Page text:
The morning after TV Asahi’s evening news show “Hodo Station” ran an interview with figure skater Miki Ando on July 1, the media was buzzing over the revelation that Ando had given birth in April. The baby was not the ostensible reason for the interview, which focused on her athletic activities, and the way Ando referred to the event made it seem as if TV Asahi didn’t know about it beforehand, which is possible but difficult to believe. Ando may have done the interview at least partly to get the news of the birth out of the way before she starts training for a slot at the Sochi Olympics, and in that regard she was wise to choose “Hodo Station,” which is more discreet than the morning shows. In any case, she had to expect the reaction that followed since it was clear from the conversation that she is not married at present.
Most of the coverage has been centered on speculation of who the father is. Ando’s Facebook page and the Japan Skating Federation have reportedly been bombarded with derisive messages, which journalist Yoko Sakamoto, writing in Tokyo Shimbun, said could be expected because “Japanese people stress homogeneity” and resent anyone who is “different,” adding that such a “loud response would be unthinkable in any other country,” especially European ones, where out-of-wedlock births are “not uncommon.”
But if the usual group of moral gatekeepers has emerged to vilify Ando, a fair number of people have also taken issue with the attention being paid. The weekly magazine Bunshun announced in its email magazine a plan to conduct a survey. “Do you support Miki Ando’s giving birth?” was the proposed question, though what they really wanted to know was, “Do you support her giving birth to a baby out of wedlock?” Readers complained that the questionnaire was in bad taste, and Bunshun canceled it. Porn-paraphernalia entrepreneur and essayist Minori Kitahara told Tokyo Shimbun that the backlash was motivated by “women who wouldn’t put up with it,” adding that “men have to change, but women also have to speak out” on the issue of illegitimacy.
In that regard, the timing of Ando’s announcement is significant. This fall the Supreme Court will rule on at least two cases involving the constitutionality of discriminating against illegitimate children. Japan’s Civil Code stipulates that children born out of wedlock are entitled to half the inheritance that a legitimate child receives. The United Nations Human Rights Committee has called the law discriminatory, but the government has maintained that it is necessary to preserve the integrity of the family.
The plaintiff in one case is a woman in her 40s who recently gave a press conference in Tokyo after testifying in court. When she was born her father was living with her mother but still married to another woman, whom he had left, along with their children. He never returned to his other family, and when he died the woman only received half the legacy that the children of his marriage received, even though she lived with him for a longer period of time. She felt “as if I were being told that my life was worth half of someone else’s. It was a situation I didn’t choose.”
Her lawyers recommended arbitration behind closed doors, where these kinds of disputes usually take place, because “the law can’t be helped,” but she insisted on fighting the matter in court, where it would receive public attention. She said that the law regarding illegitimacy is a “relic of the past.” In response, her father’s legitimate offspring released a statement saying that “our happy family was destroyed” when he took up with another woman and that they “struggled to survive,” so the law should support them. “We oppose the equal treatment of illegitimate children.”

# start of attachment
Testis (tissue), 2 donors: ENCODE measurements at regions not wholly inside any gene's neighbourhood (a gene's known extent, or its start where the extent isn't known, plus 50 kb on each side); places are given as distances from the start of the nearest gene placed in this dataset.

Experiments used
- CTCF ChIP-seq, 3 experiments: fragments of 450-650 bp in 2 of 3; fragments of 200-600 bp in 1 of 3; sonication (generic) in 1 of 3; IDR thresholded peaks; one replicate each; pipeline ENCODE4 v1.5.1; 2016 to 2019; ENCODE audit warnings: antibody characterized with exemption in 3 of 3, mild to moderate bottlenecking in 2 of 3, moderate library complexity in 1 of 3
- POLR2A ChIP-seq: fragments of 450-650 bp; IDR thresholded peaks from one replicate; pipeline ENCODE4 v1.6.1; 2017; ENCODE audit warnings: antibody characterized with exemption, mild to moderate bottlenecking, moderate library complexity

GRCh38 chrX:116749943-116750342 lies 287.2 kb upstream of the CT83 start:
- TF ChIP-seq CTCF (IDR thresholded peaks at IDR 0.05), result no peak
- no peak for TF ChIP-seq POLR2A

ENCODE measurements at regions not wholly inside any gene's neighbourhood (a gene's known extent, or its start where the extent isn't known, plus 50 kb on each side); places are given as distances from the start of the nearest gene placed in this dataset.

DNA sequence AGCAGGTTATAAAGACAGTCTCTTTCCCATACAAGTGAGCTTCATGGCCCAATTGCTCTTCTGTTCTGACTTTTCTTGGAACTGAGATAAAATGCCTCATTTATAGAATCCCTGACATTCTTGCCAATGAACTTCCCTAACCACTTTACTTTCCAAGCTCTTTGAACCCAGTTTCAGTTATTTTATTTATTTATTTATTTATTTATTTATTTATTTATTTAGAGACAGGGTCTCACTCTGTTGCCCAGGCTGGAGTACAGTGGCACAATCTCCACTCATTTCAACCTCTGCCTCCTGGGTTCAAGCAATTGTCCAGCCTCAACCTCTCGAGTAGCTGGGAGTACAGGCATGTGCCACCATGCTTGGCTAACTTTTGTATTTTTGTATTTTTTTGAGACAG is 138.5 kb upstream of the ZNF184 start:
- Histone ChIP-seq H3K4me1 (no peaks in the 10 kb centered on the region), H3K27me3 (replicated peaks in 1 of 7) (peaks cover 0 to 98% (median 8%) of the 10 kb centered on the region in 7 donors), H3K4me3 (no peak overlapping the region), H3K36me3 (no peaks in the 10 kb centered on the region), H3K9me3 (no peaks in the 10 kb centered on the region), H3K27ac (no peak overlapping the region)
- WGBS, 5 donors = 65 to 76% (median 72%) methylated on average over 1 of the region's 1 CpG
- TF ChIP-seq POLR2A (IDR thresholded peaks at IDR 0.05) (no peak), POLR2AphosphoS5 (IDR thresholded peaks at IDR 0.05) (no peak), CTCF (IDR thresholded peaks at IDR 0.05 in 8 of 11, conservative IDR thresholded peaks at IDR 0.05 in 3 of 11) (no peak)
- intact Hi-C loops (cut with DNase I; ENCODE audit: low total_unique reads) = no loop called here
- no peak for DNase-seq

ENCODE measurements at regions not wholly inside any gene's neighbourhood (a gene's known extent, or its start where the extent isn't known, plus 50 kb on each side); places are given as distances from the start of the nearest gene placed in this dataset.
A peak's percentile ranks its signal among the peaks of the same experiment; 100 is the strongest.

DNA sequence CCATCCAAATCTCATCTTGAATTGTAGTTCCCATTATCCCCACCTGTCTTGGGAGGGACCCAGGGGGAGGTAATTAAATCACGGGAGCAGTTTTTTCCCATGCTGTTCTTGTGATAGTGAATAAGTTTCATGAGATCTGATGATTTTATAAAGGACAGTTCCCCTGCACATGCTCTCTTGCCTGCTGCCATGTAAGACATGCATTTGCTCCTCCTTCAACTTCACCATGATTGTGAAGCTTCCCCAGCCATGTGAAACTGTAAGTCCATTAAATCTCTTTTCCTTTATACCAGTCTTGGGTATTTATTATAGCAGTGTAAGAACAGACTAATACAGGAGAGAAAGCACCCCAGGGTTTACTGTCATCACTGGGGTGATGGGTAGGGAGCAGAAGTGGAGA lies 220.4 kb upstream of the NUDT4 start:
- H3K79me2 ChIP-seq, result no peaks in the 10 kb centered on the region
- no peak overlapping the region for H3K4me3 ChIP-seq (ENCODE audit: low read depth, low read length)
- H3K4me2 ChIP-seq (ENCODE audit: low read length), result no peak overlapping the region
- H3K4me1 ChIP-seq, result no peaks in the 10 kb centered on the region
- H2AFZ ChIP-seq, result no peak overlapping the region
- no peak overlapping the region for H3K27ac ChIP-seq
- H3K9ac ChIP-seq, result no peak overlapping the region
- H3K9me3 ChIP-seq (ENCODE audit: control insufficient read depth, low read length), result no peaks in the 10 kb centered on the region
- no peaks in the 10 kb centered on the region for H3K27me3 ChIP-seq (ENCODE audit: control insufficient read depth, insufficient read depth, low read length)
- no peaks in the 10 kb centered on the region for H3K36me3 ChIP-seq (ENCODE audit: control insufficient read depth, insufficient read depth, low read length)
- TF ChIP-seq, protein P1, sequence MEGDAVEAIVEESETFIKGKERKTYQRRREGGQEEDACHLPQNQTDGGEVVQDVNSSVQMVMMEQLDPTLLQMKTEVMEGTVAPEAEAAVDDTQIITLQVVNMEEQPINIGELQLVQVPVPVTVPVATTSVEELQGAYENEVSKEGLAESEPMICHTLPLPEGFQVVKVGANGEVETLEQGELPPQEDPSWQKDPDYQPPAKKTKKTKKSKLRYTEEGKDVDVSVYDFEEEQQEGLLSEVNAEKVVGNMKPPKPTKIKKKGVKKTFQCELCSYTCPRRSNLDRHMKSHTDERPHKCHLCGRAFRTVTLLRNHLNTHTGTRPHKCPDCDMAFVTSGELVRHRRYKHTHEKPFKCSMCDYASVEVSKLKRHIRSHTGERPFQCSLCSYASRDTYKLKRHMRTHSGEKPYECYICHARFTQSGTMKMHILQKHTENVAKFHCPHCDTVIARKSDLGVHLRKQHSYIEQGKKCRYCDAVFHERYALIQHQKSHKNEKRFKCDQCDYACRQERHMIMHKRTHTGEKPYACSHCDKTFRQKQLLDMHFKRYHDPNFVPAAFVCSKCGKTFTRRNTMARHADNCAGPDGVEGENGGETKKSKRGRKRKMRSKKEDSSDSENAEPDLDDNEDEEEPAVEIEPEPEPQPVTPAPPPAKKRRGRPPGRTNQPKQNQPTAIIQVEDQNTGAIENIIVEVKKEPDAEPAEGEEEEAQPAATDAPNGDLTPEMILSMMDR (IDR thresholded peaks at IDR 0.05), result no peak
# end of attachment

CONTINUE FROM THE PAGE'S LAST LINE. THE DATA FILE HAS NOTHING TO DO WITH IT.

As this exchange illustrates, the basis of the contention is more emotional than it is monetary or legalistic, which is why pundits are saying that the Supreme Court will find in favor of the plaintiff. In 1993 the Tokyo High Court ruled that the Inheritance Law was unconstitutional. The petty bench of the Supreme Court later overturned that decision, but only by a ruling of 3-2. In 2010, an inheritance case involving illegitimate offspring reached the grand bench of the Supreme Court for the first time, and legal experts expected it to knock down the petty bench precedent, but the involved parties settled before a verdict was reached. The cause for concern regarding two of the current cases is that in both the parents died in 2001, so if the court finds the law unconstitutional it means it was unconstitutional retroactive to 2001, and any similar court cases or arbitration that took place since then can be reargued, thus causing, as Asahi Shimbun put it, “social turmoil,” not to mention judicial chaos.
The Ministry of Justice first proposed removing the illegitimacy provision from the Civil Code in the early 1990s, but conservatives have blocked any proposed legislation, usually by tying it to the issue of allowing separate names for married couples, another change they oppose. What has shifted in the meantime is public opinion. Though the illegitimacy rate in Japan is only 2.2 percent, that’s twice what it was 10 years ago. The bashing of Miki Ando is vocal and aggressive, but it represents a minority. As the Hokkaido Shimbun recently noted in an editorial, “social discrimination against children born out of wedlock is on the decline,” so the courts and government are bound to remove the legal stigma of illegitimacy, which is the by-product of what Kitahara once referred to as “Japanese men’s poor sex attitudes,” examples of which are Osaka Mayor Toru Hashimoto’s once-stated belief in the necessity of “comfort women” during World War II and former Tokyo governor Shintaro Ishihara’s theory that North Korean abductee Megumi Yokota was probably some Pyongyang official’s mekake (concubine), a word that is also a relic of the past.